Chelsea Handler speaks to us about using her privilege and platform to fight for what's right
Chelsea Handler’s political beliefs aren’t exactly a secret — but she doesn’t simply make jokes and call it a day. Instead, the Chelsea host has become increasingly politically engaged both on screen and off. From raising money for Planned Parenthood to sponsoring Syrian refugees, Handler is definitely someone who practices what she preaches.
In her on-set office after a recent taping of Chelsea in Los Angeles, Handler tells me that she has an obligation to use her platform to make a difference in any way she can.
One year ago, she spoke at the Democratic National Convention, and this weekend, Handler will headline Politicon, which HuffPost has dubbed “The Coachella of Politics.”
She’ll be featured in two programs over the weekend — a conversation with conservative political commentator Tomi Lahren, and an interview with CNN’s Jack Tapper over cocktails.
Although people have been quick to describe Handler’s conversation with Lahren as a “debate,” that’s actually not the case — it’ll be an interview, similar to the ones she conducts on Chelsea each week.
This isn’t the first time Handler has made an effort to gain a better understanding of why 63 million Americans voted for Trump — something that continues to be a source of pain and confusion for many of us. For example, she went bowling with Trump supporters on a recent episode of Chelsea to gain some insight into what led people to cast their ballots for him. When I ask her about these conversations, her answer is candid.
Handler has been criticized for being “too political,” and her immediate response is that there’s no such thing — especially because she has the platform and resources to make a difference. As a person of privilege, Handler won’t be harmed by any of Trump’s policies, and she says that’s the exact reason she has an obligation to use her voice.
The day after Trump’s inauguration, Handler led the Women’s March in Park City, Utah, and she describes it as one of the most powerful experiences of her life — not just because it was an amazing day, but because it set a precedent for what needed to happen next.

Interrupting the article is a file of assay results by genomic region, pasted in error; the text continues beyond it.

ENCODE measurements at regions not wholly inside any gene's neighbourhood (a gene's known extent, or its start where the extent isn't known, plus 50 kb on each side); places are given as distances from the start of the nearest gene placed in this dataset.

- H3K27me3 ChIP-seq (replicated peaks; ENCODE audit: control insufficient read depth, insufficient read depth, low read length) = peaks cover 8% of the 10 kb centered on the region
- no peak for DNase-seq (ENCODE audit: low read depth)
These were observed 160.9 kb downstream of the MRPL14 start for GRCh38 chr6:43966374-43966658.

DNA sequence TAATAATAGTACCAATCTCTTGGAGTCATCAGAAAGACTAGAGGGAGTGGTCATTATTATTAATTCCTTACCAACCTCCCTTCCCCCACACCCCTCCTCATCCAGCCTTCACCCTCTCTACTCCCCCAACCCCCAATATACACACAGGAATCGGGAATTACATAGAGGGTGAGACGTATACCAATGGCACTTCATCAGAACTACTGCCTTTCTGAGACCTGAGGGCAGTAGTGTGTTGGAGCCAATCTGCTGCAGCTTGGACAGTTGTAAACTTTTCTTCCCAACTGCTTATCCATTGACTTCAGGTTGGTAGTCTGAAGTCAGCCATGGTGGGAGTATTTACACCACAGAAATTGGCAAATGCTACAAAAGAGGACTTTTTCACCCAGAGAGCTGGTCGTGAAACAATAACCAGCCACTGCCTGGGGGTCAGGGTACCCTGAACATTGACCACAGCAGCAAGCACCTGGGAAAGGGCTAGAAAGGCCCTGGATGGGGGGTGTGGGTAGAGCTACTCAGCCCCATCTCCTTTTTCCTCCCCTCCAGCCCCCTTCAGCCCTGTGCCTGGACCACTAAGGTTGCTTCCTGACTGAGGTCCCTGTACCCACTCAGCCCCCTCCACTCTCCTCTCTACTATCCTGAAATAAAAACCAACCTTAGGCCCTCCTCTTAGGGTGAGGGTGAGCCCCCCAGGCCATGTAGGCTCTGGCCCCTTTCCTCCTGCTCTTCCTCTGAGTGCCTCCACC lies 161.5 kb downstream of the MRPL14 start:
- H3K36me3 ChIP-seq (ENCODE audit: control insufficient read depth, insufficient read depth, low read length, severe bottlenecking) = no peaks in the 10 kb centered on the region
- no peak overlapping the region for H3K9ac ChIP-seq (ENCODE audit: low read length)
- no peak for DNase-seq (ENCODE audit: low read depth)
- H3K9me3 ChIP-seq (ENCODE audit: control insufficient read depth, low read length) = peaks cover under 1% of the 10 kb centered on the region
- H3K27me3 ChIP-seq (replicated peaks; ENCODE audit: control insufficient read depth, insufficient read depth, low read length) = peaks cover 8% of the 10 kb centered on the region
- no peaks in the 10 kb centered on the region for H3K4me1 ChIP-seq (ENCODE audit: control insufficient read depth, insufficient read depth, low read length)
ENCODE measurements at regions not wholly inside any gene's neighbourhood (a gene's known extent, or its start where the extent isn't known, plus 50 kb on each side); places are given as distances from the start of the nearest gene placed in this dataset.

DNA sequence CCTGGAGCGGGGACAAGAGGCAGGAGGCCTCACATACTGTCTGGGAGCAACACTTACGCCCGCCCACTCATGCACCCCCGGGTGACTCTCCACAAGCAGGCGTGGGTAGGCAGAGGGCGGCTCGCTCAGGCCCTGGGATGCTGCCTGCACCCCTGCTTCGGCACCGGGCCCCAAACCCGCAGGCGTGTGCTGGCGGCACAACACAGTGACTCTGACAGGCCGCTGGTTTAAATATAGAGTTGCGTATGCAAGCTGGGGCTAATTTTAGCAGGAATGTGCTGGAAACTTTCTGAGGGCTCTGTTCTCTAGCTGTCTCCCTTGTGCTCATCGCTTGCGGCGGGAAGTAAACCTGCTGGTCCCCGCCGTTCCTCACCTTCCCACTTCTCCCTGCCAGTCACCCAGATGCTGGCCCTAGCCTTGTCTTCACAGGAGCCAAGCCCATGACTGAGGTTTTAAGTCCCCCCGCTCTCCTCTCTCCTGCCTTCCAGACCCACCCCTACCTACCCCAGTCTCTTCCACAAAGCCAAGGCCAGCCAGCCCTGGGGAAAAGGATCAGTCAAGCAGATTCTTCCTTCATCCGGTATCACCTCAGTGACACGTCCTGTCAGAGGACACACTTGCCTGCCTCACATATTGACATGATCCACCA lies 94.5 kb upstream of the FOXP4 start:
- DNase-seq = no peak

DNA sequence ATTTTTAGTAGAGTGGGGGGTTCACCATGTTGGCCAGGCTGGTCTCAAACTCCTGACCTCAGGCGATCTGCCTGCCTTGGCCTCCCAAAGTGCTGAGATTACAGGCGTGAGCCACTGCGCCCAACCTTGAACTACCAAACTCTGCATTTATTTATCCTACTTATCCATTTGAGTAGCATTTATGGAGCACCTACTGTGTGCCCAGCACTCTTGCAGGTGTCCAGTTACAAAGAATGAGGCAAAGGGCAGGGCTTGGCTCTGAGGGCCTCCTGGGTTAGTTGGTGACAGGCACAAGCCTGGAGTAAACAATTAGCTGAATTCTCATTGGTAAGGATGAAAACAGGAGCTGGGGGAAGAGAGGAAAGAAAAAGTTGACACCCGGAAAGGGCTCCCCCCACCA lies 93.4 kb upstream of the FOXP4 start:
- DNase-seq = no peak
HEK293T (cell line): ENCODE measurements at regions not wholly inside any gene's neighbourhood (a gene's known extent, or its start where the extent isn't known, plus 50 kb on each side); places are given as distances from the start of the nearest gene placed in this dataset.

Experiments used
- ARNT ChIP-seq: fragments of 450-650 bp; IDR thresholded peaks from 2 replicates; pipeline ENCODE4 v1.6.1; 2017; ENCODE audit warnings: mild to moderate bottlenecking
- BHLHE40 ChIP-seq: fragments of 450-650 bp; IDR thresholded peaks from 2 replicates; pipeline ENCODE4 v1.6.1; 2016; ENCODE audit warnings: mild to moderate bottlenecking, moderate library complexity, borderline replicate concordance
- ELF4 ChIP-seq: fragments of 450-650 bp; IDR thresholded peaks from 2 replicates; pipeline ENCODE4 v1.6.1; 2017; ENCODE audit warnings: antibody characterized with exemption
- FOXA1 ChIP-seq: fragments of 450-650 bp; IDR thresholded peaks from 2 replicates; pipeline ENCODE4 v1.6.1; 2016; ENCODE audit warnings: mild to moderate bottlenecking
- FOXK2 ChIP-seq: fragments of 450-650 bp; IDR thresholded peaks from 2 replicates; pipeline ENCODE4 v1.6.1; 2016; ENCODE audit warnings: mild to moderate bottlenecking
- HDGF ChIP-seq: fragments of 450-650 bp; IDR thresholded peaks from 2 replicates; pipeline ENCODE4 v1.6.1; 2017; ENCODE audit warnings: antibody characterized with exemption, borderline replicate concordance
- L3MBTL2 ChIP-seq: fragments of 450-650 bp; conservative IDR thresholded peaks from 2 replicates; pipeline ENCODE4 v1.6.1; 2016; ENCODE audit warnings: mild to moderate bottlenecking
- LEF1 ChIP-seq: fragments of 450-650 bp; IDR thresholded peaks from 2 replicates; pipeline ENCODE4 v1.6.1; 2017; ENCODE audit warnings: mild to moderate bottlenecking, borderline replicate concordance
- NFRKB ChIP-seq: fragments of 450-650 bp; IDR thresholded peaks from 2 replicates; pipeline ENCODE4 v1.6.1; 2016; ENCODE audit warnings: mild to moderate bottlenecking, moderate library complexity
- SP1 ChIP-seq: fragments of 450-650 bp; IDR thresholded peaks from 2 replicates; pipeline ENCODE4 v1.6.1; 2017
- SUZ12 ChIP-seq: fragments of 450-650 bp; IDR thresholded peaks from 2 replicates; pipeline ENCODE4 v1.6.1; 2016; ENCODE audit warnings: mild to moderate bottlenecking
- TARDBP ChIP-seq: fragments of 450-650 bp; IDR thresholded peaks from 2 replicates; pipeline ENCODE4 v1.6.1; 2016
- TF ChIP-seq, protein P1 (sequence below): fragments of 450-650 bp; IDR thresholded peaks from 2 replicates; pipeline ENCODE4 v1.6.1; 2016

The sentiment of not growing fatigued is emphasized by many of Handler’s political guests, including the men who were interviewed during the taping I attended. Former Obama staffers and the current hosts of the podcast “Pod Save America” — Jon Favreau, Tommy Vietor, and Jon Lovett — reiterate that activism is working.
In the months since Trump’s victory, Handler has traveled to college campuses to speak with students and emphasize the importance of being politically engaged. The appearances are town hall-style, which allows people to ask questions, express their opinions, and have open conversations.
Handler is also working with the The Karam Foundation, a non-profit whose mission is to help refugees. She learned about the organization during a photoshoot for The New York Times Magazine and immediately wanted to become involved.
She explains to me that the organization offers myriad ways to support refugees. You can buy them cars, pay for English lessons, and fund necessities like food and clothing. Handler currently sponsors multiple refugee children and, although she finds it incredibly rewarding, she isn’t clamoring for face-to-face meetings with those she helps.
Handler has interviewed multiple “up-and-coming” Democrats during Season 2, so I can’t help but ask if there’s any particular person she hopes will run for president in 2020.
Handler strongly believes there’s no such thing as being too political right now. I couldn’t agree more, but I ask if she ever feels the need to disconnect from the news for a few hours and relax. Although Handler credits her two rescue dogs, Chunk and Tammy, with “keeping her chin up,” she says watching the news is actually therapeutic for her.
And if there’s anyone who knows a thing or two about fighting for what’s right, it’s Chelsea Handler.